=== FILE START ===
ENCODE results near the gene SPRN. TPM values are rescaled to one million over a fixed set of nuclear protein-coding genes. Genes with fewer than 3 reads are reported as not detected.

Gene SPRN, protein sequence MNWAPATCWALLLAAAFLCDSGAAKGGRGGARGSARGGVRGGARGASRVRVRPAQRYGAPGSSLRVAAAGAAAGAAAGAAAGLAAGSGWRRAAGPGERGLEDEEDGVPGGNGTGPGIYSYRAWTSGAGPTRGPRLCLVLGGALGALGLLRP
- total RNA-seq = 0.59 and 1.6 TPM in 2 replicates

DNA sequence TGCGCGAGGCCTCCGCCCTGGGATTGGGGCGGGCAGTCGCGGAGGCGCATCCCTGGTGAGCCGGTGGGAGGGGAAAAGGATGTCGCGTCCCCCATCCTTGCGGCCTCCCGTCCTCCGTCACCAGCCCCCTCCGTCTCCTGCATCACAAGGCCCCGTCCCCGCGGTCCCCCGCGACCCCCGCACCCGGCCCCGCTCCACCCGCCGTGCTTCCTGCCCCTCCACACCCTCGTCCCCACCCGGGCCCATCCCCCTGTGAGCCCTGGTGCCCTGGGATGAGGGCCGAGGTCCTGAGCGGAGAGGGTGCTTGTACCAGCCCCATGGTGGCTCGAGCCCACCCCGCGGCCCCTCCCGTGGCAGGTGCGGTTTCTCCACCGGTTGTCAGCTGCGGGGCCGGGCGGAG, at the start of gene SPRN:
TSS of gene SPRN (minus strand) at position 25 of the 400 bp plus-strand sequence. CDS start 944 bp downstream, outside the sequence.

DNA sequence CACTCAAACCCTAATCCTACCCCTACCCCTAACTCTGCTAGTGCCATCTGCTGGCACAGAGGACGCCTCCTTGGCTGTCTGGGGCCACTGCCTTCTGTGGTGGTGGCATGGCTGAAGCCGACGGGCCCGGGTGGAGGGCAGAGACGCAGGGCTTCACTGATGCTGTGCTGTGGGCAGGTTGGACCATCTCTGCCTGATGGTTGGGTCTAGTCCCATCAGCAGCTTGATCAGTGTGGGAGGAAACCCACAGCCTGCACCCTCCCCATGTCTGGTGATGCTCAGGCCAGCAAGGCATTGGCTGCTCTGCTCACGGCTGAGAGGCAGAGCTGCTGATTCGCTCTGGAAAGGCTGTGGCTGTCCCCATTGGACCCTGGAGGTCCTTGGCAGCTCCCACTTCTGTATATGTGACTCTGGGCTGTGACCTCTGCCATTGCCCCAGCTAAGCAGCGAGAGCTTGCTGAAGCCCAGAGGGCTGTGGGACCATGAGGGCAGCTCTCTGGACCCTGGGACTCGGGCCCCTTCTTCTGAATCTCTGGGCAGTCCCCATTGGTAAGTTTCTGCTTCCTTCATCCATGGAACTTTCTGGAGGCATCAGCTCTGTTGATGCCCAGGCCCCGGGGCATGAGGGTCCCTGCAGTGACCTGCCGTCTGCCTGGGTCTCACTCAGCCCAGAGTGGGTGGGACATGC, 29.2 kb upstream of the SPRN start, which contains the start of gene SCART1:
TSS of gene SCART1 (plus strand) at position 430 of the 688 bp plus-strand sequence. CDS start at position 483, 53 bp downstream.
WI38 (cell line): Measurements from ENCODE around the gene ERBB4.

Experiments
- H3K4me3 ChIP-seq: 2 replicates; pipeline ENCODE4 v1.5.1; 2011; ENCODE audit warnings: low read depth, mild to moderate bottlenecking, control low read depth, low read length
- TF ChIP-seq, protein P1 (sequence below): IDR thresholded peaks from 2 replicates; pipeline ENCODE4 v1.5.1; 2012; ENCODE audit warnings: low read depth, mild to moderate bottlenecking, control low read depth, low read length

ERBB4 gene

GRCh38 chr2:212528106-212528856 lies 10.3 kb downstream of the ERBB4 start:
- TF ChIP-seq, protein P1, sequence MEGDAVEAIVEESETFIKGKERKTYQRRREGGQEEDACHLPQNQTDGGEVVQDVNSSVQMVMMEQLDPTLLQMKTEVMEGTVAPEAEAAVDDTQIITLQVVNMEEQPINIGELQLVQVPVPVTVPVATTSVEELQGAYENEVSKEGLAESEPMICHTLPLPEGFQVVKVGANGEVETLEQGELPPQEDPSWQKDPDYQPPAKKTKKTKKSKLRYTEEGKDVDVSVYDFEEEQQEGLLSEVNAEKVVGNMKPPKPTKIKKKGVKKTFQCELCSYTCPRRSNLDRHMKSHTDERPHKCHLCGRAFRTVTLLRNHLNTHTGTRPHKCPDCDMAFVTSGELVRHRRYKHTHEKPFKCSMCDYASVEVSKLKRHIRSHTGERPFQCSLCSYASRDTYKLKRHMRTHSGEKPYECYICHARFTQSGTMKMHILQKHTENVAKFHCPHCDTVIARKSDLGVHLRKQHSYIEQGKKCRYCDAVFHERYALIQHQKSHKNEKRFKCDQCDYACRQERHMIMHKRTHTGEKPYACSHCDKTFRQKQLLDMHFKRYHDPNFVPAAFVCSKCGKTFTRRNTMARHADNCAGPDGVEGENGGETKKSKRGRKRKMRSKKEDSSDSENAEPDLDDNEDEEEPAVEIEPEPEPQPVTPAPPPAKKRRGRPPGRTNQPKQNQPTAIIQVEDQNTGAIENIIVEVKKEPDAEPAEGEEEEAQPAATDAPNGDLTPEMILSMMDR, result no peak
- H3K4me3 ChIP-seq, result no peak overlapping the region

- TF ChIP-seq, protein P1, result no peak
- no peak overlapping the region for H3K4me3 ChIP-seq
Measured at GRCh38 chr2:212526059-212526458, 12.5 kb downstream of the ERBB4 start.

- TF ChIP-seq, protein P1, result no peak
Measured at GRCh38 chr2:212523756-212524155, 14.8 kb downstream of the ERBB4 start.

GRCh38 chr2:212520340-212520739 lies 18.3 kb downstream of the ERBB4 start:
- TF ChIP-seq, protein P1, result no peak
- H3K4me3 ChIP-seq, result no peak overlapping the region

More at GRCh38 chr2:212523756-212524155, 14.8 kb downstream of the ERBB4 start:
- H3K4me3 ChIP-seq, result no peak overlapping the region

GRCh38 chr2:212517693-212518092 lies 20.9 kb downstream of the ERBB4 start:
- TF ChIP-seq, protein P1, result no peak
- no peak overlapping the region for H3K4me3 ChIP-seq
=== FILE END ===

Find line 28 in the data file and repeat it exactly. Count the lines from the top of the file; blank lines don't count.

- no peak overlapping the region for H3K4me3 ChIP-seq